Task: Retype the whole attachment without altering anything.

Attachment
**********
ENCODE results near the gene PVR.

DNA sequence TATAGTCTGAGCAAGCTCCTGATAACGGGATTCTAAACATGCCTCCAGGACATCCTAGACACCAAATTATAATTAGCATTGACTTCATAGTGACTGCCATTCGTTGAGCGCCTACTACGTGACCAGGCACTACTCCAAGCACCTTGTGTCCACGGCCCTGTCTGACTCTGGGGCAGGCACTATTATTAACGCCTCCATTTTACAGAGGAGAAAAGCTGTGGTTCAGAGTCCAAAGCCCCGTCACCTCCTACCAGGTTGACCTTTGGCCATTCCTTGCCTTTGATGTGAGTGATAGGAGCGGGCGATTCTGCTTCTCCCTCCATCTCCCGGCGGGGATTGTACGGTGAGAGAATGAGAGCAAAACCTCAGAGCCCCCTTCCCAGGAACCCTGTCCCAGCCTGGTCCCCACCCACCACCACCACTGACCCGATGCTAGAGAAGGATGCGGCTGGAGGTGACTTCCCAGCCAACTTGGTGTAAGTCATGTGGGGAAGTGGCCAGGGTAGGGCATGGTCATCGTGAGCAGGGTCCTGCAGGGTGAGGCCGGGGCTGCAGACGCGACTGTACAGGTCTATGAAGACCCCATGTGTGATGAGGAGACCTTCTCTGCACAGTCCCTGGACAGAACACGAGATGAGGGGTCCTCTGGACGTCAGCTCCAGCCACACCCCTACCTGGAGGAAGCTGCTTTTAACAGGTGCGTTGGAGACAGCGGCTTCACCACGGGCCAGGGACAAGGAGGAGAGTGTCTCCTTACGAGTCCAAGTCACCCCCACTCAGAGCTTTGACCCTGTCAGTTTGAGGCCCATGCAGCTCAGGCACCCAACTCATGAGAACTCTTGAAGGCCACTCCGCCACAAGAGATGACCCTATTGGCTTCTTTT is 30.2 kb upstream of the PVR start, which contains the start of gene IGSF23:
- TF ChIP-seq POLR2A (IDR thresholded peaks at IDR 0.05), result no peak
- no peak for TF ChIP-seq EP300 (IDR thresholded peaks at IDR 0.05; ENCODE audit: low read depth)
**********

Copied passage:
ENCODE results near the gene PVR.

DNA sequence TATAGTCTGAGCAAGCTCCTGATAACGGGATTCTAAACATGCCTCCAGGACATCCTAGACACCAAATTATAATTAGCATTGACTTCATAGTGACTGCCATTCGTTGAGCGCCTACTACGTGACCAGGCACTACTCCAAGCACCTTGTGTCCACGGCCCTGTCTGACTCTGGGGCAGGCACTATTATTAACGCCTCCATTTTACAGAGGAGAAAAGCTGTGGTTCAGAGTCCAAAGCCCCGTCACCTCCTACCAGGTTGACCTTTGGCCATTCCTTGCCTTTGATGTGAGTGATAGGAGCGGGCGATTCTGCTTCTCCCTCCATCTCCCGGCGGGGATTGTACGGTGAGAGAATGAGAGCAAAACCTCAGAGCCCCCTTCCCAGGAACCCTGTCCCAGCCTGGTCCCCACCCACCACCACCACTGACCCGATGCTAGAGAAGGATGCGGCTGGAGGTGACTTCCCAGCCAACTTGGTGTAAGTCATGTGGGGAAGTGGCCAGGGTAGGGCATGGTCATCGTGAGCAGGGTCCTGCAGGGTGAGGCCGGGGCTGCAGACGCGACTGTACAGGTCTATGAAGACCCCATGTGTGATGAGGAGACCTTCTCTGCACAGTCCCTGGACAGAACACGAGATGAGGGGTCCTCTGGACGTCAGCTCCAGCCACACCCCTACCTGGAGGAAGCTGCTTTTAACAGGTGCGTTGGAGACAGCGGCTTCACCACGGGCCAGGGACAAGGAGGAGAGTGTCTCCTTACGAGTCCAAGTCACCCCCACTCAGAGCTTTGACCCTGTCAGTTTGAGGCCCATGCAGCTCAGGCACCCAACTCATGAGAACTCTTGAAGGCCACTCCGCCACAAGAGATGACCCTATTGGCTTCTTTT is 30.2 kb upstream of the PVR start, which contains the start of gene IGSF23:
- TF ChIP-seq POLR2A (IDR thresholded peaks at IDR 0.05), result no peak
- no peak for TF ChIP-seq EP300 (IDR thresholded peaks at IDR 0.05; ENCODE audit: low read depth)